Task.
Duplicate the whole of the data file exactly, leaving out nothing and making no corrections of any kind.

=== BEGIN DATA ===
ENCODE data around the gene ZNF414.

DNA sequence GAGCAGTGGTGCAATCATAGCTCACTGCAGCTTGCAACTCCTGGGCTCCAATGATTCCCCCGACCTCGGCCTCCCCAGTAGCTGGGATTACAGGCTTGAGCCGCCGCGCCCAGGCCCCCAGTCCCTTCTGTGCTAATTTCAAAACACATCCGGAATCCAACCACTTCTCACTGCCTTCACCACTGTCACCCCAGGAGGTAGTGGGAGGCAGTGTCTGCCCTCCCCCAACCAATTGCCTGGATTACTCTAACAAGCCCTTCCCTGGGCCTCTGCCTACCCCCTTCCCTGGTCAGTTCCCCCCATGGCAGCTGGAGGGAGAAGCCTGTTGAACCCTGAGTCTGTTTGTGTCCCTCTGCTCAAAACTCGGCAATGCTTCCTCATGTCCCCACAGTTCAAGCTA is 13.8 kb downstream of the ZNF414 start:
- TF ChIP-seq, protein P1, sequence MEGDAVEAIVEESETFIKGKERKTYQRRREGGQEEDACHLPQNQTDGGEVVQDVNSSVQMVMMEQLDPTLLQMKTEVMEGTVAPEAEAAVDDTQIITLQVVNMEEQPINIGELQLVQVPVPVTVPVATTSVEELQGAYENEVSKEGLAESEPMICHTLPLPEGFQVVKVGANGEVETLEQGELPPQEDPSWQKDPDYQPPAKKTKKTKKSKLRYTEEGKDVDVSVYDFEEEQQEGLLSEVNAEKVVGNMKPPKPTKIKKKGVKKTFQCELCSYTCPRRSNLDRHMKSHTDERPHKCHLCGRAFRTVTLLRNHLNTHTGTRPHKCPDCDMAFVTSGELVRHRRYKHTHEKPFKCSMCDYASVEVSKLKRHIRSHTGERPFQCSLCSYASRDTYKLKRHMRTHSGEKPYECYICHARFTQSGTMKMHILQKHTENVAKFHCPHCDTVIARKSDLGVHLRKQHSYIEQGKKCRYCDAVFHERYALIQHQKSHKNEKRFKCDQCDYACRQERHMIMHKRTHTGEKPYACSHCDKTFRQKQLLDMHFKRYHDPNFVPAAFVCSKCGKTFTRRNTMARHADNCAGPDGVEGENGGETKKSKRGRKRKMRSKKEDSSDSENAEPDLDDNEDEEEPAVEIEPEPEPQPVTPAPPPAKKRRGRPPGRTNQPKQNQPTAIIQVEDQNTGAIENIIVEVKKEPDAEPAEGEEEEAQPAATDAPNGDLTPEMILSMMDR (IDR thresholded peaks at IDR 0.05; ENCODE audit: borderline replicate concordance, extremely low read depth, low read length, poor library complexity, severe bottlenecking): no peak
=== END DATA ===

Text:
ENCODE data around the gene ZNF414.

DNA sequence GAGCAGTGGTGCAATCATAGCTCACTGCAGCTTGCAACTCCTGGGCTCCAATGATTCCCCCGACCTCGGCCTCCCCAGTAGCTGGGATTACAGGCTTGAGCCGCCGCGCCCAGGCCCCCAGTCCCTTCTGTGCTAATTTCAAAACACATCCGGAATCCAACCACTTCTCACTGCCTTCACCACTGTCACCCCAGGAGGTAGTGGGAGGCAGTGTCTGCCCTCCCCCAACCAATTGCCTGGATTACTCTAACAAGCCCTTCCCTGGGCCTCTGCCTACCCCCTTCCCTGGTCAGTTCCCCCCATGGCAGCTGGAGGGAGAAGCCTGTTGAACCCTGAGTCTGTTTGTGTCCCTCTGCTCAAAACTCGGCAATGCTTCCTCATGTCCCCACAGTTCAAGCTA is 13.8 kb downstream of the ZNF414 start:
- TF ChIP-seq, protein P1, sequence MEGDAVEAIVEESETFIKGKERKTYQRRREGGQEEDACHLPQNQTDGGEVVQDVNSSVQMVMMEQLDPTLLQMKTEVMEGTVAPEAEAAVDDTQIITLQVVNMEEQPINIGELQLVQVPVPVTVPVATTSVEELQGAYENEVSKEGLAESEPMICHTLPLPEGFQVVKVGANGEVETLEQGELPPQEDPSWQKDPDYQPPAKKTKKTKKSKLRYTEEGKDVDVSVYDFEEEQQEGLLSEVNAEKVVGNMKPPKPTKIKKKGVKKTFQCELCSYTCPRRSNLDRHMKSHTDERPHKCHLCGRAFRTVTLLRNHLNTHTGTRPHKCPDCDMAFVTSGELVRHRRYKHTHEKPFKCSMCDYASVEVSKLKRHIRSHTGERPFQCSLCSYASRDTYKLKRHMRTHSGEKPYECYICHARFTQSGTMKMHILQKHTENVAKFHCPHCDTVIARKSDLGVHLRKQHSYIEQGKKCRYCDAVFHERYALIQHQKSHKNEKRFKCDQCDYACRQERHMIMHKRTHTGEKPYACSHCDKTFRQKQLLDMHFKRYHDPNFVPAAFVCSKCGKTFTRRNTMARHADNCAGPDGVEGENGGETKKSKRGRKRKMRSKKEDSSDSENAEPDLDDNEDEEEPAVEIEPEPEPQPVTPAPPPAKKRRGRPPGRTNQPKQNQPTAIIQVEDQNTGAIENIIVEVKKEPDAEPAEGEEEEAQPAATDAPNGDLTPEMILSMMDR (IDR thresholded peaks at IDR 0.05; ENCODE audit: borderline replicate concordance, extremely low read depth, low read length, poor library complexity, severe bottlenecking): no peak